Former Atlanta schools chief Beverly Hall is defending her reputation in a national education publication.
Investigators released a report in July that found soaring scores on the Criterion-Referenced Competency Tests that made Hall an education star were the result of widespread cheating. Critics have called her a crook and a liar. Some want her to return more than a half-million dollars in bonuses. Others want her behind bars.
So when the trade publication Education Week ran a commentary by Hall on Aug. 10, PolitiFact Georgia took notice. What could she possibly say to clear her name?
Hall’s piece, "The Scandal Is Not the Whole Story," argued that because the district improved test security in 2010 and 2011, cheating did not taint all of APS’ gains.
"The results of the standardized tests administered in 2010 and 2011 under this enhanced security have not been questioned -- and most important of all -- the dramatic improvement in test scores has remained," Hall wrote.
The 2010 and 2011 results "have not been questioned"? We reached for our Truth-O-Meter.
Before we launch into our analysis, we need to make two points. The first is that this story will not address whether APS tests scores registered "dramatic improvement." We’ll leave that question for another time.
More importantly, when Hall got wind of our story, she decided to revise the sentence we are checking. Now it reads "the results of the standardized tests administered in 2010 and 2011 under this enhanced security indicate that dramatic improvement in test scores has remained." Since her unrevised statement was online for more than a week, we think it’s still fair game to check it.
Now on to Hall’s statement. We asked Hall’s lawyer for proof, but he did not respond. Fortunately, we had plenty of other sources.
One was the Governor’s Office of Student Achievement, which launched a statewide analysis of 2009 CRCT tests the same year a probe by The Atlanta Journal-Constitution found improbable gains in test scores. At two schools, the odds of making such leaps were less than 1 in a billion.
GOSA Executive Director Kathleen Mathers said Hall is wrong about 2010’s results.
GOSA flagged 16 Atlanta elementary and middle schools for possible cheating on that year’s test. This means that 11 percent or more of their classrooms showed high numbers of wrong-to-right erasures, which is a sign of possible cheating. Thirteen of these schools had already been flagged for their 2009 scores.
Mathers also referred us to the state investigation that found widespread APS corruption. It uncovered even more evidence of testing impropriety or outright cheating on the 2010 CRCT. Here are some examples:
*Parks Middle School: A teacher saw evidence that a paraprofessional gave the school’s principal a testing booklet that he was not supposed to have. When she reported the incident, the principal pressured her to change her story.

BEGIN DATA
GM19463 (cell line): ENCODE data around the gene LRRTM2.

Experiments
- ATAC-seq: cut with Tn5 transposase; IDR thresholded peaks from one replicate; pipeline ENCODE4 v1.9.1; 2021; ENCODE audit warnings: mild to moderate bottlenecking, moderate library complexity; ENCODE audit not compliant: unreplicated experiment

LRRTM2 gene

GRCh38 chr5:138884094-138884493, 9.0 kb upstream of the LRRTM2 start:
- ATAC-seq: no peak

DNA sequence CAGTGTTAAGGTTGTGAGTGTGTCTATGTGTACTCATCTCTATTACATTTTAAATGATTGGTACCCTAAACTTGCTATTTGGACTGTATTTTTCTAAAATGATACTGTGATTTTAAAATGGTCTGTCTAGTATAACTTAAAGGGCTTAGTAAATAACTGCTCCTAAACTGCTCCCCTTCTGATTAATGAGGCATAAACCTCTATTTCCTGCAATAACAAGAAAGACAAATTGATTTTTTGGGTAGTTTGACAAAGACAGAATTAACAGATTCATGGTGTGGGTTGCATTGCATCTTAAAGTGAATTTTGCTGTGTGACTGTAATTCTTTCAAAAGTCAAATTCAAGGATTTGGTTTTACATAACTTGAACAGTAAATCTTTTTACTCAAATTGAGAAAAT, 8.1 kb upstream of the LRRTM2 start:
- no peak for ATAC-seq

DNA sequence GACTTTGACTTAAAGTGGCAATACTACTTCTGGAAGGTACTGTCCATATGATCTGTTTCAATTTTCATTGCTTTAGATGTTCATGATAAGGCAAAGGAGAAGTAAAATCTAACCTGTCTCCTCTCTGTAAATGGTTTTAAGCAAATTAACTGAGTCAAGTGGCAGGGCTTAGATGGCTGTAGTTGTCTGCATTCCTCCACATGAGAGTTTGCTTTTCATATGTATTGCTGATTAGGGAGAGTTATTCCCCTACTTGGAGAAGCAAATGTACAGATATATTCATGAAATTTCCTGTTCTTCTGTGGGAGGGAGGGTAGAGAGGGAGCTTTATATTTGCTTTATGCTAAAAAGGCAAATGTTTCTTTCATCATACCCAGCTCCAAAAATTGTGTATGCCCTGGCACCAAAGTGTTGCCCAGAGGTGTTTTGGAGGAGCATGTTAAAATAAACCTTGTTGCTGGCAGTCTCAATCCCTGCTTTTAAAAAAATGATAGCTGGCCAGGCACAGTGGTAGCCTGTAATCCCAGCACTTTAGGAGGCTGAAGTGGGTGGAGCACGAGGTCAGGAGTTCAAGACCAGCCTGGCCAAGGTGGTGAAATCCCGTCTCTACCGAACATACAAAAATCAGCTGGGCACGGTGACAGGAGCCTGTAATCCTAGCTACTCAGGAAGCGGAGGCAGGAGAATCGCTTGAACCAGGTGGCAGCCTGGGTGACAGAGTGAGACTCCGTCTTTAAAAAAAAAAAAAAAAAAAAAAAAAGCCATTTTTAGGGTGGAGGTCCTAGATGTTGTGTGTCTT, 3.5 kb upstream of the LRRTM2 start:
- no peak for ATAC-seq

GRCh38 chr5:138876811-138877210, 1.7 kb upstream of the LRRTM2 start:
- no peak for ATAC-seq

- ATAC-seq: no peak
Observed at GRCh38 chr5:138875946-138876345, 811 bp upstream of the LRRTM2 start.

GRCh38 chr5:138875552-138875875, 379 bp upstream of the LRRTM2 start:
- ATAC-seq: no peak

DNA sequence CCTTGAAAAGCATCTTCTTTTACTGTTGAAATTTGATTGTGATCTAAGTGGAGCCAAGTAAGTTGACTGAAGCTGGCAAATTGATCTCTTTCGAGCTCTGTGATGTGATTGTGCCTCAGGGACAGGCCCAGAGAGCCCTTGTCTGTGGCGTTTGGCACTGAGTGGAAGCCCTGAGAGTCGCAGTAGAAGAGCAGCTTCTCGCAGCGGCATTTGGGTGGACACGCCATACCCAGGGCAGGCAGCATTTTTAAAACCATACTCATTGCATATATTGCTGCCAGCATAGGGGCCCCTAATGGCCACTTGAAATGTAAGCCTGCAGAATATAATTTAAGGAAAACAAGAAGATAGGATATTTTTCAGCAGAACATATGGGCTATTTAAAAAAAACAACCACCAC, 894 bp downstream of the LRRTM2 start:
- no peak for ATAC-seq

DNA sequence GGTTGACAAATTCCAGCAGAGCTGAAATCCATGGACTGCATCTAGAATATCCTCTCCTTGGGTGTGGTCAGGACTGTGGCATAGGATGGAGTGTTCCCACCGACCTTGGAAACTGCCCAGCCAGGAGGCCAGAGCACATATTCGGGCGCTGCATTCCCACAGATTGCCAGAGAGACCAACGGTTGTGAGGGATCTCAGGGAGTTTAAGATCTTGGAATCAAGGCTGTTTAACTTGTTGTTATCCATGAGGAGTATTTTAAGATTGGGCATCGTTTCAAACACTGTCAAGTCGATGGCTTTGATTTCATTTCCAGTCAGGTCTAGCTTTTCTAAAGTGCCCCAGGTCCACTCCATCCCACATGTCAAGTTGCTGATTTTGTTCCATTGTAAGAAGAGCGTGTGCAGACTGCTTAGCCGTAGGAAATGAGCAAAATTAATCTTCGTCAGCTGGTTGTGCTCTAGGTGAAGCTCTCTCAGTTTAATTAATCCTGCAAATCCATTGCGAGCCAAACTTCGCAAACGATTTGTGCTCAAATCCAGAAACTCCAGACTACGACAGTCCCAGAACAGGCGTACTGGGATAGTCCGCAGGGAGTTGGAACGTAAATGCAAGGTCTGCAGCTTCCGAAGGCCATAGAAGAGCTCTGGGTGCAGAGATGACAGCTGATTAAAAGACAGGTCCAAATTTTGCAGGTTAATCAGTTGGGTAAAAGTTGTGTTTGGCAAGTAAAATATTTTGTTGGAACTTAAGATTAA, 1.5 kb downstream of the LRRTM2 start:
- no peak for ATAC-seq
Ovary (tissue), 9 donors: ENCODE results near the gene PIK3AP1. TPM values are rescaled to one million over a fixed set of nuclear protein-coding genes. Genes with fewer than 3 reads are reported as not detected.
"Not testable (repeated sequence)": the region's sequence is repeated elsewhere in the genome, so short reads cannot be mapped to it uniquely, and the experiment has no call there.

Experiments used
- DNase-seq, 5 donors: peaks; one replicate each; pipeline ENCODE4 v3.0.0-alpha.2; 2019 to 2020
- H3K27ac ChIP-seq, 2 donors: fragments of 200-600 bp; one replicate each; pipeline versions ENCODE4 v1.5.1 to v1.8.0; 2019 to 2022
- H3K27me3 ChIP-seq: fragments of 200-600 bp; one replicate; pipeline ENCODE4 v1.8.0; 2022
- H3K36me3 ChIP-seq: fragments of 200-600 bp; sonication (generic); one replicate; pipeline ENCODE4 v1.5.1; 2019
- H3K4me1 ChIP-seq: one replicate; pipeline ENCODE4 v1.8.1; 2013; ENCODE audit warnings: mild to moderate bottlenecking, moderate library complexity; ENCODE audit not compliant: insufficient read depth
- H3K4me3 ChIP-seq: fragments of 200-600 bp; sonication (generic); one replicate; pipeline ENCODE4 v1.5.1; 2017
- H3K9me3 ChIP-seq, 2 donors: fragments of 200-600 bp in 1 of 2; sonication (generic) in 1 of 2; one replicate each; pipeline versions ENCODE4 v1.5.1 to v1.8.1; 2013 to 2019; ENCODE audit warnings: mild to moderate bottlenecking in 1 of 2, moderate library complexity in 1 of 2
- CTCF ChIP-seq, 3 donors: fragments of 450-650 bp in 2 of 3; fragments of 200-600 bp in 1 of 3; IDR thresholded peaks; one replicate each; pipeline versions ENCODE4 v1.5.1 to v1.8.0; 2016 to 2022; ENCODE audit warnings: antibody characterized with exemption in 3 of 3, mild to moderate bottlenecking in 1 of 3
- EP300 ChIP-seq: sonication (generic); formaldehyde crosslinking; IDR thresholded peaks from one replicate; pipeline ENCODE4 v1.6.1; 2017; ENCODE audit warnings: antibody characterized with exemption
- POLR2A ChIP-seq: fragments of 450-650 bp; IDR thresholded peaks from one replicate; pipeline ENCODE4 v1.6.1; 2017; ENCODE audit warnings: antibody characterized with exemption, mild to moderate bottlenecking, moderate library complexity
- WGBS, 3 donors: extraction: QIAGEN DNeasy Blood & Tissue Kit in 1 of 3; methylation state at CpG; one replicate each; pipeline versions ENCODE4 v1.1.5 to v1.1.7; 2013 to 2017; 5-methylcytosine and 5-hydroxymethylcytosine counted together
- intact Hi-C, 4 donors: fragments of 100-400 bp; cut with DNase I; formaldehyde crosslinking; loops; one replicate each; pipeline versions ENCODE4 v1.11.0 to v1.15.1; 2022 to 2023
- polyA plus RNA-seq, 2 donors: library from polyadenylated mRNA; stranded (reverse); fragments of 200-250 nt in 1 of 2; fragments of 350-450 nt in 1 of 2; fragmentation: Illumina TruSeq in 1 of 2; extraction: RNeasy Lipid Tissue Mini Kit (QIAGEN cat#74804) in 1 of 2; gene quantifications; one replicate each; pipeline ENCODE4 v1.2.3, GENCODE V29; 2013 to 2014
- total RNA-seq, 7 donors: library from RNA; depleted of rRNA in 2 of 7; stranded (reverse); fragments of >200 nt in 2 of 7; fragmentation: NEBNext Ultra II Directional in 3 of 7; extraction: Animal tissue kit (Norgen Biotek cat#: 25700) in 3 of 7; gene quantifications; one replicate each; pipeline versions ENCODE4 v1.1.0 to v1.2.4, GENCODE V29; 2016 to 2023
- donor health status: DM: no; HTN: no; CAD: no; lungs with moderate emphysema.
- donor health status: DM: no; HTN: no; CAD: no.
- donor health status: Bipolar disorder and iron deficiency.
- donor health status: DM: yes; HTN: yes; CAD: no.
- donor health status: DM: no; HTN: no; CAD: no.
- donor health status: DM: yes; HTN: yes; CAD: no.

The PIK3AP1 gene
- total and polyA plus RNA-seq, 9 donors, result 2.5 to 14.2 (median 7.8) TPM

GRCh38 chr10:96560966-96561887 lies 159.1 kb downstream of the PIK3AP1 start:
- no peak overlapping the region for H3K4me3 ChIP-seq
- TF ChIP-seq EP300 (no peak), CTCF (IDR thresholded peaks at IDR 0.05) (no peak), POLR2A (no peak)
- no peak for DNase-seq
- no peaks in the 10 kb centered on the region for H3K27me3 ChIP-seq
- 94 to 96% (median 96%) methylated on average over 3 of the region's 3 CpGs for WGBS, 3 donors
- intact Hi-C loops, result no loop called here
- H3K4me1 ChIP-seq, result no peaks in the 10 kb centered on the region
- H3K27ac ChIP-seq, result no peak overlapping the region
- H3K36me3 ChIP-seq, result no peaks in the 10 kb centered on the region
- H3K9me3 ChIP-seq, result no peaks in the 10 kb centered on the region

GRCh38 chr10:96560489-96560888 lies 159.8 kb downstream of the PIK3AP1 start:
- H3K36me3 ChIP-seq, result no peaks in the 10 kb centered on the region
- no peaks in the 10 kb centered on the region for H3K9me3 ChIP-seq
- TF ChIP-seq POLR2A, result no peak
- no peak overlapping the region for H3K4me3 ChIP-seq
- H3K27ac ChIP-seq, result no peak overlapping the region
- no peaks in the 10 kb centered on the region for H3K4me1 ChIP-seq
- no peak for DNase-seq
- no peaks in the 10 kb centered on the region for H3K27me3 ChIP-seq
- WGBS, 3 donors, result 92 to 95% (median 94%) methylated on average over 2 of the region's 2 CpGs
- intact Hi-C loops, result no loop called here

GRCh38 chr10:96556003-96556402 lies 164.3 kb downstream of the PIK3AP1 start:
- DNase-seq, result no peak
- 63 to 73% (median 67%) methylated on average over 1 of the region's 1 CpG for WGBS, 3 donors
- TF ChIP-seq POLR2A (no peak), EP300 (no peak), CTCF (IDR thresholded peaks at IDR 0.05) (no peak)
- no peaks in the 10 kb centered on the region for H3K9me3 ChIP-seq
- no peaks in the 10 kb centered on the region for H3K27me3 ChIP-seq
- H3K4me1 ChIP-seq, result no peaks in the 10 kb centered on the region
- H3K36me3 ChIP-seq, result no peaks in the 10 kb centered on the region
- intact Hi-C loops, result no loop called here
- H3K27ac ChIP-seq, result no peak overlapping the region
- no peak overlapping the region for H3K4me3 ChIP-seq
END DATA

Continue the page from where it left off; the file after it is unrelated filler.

* Dunbar Elementary: One teacher found what he thought to be math formula cheat sheets on every student’s desk during math CRCT testing. He also discovered that students had their social studies books out before the social studies CRCT tests.
* D.H. Stanton Elementary: Teachers said they think cheating occurred because the school’s testing coordinator allowed teachers who were friends to administer the test to each other’s students. Some had a reputation for cheating.
* Dobbs Elementary: A student told a teacher that the person who administered their CRCT gave them test answers.
* Bethune Elementary: A teacher said that the principal allowed students who live out of zone to stay at the school if they had good scores.
So much for Hall’s claim about the 2010 CRCTs. What about the 2011 tests?
GOSA has not yet performed its statewide erasure analysis on these newest APS scores, and the special investigation did not address 2011.
The AJC did publish its own analysis July 28.
Five schools registered unlikely increases in their CRCT test scores this year. Three of them -- Toomer, White and West Manor elementary schools -- had also been named in the special investigator’s report for 2009 cheating. West Manor and White were also flagged in 2010.
The odds of such increases range from about one in 700 to one in 21,000, according to the AJC analysis -- not as unlikely as gains in prior years, but still statistically unusual.
School supporters say teaching methods or changing enrollment were behind the increases, but APS’ interim Superintendent Errol Davis and Mathers said they may deserve further scrutiny.
Hall’s claim is clearly incorrect. So how do we rule?
Hall submitted her commentary to Education Week on Aug. 9, according to its opinion editor. This is days after the AJC released its findings on the 2011 scores and more than a month after special investigators released their report.
She had more than enough time to figure out that GOSA, special investigators and the AJC have questioned her results.
Hall’s pants are more than singed. They’re blazing.
She earns our lowest rating on this one. Pants on Fire.